The Louisiana Budget Project recently joined more than 100 organizations and individuals in urging Gov. Bobby Jindal to accept billions in federal health-care dollars that can be used to provide coverage to as many as 400,000 low-income Louisiana adults. Medicaid expansion will create a healthier, more-productive workforce, ensure that health-care providers get paid for their services and help create steady, well-paid jobs in the health-care industry.
Unfortunately, the administration remains opposed to this opportunity. Gov. Jindal calls Medicaid “outdated” and Health and Hospitals Secretary Bruce Greenstein claims (‘Letter urges participation”) that federal law does not provide enough ‘flexibility” or opportunity for “a reform situation” in the states.
What Greenstein is too modest to mention is that Louisiana already is in the midst of a “reform situation.” The Jindal administration last year launched the Bayou Health initiative, which transitioned Medicaid from a fee-for-service model to one where most enrollees have their health care overseen by private managed-care plans. Thanks to Bayou Health, most Medicaid recipients now sign up with one of five insurance plans that receive a set payment from the state in exchange for coordinating and improving patient care while controlling costs.
Bayou Health is just getting started, but it has great potential to improve health outcomes, while allowing the state to better manage the cost of the program. This transition to managed care took place under current Medicaid rules, which offer states ample flexibility and opportunities for reform — hardly the “outdated” program Gov. Jindal describes.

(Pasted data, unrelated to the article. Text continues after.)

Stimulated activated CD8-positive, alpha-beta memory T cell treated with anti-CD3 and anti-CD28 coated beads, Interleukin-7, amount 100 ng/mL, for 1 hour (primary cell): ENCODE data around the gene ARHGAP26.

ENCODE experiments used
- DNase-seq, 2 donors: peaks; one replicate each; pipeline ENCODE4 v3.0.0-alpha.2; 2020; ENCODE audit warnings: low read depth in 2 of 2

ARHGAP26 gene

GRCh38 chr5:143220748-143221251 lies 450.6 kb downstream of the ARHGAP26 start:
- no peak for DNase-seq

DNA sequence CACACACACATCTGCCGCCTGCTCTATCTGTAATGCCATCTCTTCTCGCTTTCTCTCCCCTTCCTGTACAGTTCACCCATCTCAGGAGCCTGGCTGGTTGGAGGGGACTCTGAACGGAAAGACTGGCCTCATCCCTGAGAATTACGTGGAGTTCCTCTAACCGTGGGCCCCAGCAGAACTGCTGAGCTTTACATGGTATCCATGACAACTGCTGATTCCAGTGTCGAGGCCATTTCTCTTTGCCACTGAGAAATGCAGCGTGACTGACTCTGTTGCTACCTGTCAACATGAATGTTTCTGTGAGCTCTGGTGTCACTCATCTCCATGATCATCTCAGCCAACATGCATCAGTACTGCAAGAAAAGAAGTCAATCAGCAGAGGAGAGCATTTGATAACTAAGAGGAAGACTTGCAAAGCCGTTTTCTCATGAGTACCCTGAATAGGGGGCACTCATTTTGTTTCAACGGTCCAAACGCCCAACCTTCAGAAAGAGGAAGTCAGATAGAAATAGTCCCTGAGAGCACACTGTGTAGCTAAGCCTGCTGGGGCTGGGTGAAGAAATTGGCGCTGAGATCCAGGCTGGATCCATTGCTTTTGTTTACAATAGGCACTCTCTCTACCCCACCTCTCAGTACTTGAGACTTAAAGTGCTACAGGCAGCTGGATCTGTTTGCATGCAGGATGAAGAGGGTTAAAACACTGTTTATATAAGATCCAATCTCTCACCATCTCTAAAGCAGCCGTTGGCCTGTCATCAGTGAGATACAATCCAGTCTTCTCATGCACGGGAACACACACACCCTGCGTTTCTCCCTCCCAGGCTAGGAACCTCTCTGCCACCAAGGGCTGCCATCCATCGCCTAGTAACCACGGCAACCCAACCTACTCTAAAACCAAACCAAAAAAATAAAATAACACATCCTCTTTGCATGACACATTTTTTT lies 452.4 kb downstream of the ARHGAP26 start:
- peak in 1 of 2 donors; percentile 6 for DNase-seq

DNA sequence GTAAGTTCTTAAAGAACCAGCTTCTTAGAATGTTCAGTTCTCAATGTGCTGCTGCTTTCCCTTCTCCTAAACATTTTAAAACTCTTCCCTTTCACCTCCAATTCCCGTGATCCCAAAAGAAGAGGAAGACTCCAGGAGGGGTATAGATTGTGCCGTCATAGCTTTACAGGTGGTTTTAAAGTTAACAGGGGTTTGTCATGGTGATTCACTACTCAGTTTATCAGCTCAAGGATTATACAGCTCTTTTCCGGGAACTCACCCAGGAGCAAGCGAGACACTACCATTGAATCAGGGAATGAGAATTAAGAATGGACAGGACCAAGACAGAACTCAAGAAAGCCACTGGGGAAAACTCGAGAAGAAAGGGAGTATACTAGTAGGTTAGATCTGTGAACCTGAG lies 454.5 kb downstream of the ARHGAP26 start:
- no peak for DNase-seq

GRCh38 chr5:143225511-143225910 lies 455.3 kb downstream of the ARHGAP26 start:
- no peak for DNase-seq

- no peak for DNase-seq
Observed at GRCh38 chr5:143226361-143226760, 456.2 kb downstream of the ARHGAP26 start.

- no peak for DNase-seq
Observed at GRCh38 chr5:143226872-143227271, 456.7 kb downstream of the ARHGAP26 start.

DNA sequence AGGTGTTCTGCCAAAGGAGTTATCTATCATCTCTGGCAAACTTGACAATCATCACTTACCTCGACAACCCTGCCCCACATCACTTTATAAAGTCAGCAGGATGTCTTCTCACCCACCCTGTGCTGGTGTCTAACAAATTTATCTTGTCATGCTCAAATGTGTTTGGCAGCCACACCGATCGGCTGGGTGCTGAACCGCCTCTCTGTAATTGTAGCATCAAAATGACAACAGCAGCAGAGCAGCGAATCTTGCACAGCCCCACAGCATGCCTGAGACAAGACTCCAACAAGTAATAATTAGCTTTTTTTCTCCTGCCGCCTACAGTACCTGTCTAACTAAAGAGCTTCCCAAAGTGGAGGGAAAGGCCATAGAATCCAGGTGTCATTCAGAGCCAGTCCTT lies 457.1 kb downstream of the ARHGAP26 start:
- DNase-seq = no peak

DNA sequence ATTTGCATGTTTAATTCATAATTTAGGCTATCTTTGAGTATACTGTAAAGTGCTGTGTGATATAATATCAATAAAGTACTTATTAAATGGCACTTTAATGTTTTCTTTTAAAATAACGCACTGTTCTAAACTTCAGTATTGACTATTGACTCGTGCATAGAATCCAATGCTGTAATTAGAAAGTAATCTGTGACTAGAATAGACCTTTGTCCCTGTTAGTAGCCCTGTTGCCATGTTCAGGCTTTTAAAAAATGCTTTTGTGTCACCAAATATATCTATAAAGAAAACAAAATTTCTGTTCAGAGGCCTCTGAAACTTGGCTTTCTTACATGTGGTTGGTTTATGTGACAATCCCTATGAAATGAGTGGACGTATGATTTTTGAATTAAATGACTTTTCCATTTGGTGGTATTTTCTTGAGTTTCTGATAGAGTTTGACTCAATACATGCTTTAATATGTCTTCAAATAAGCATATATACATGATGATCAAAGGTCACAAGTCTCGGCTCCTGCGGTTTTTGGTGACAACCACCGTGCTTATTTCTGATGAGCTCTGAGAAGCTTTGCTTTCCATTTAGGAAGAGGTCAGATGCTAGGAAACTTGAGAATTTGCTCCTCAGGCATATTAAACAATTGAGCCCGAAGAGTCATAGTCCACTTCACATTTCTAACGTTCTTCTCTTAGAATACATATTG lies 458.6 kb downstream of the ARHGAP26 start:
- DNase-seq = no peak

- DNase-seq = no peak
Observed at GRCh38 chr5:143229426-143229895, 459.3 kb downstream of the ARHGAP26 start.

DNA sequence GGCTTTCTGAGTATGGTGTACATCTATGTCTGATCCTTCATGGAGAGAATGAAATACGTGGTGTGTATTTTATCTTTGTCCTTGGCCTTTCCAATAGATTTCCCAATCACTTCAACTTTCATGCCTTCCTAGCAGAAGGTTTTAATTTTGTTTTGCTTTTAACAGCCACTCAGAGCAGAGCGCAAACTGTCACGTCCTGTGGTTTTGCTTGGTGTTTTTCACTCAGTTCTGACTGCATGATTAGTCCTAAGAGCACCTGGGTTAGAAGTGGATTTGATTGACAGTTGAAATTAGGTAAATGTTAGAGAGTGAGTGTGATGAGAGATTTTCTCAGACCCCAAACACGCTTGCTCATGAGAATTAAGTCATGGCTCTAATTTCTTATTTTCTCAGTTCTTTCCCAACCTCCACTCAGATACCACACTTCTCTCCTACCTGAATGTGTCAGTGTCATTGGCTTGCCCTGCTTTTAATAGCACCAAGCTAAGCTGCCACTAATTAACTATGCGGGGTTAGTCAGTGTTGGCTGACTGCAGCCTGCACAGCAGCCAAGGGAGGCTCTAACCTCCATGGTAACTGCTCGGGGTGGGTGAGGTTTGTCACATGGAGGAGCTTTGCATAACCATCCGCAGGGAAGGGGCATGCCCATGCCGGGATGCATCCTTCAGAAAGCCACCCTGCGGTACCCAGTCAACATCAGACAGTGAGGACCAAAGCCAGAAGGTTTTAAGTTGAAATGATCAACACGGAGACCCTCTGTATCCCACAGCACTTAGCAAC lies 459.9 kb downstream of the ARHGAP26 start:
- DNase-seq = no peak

Should Louisiana accept Medicaid expansion — and the $15.8 billion in federal support over 10 years that comes with it — the state would essentially be expanding its own Bayou Health initiative.
This expansion would give uninsured Louisianans greater access to primary care services, and would result in budget savings to the state due to better care coordination, a focus on prevention and improved management of chronic diseases. Failure to take advantage of this opportunity would mean leaving this population in the fragmented, inefficient safety net that exists today.
Greenstein claims that states need more “flexibility” to redesign their Medicaid programs. But current law already gives states the flexibility to design new Medicaid benefits packages that more closely mirror a typical commercial health plan, and to impose cost-sharing requirements on enrollees based on their income. These are some of the same policies that Gov. Jindal recently advocated for in the Washington Post.
No system is perfect, and there will always be room for further reforms. But now is the time to take the first, critical step by taking advantage of a historic opportunity to improve the health of our citizens and lift Louisiana’s economy.
Steve Spires, policy analyst,
Louisiana Budget Project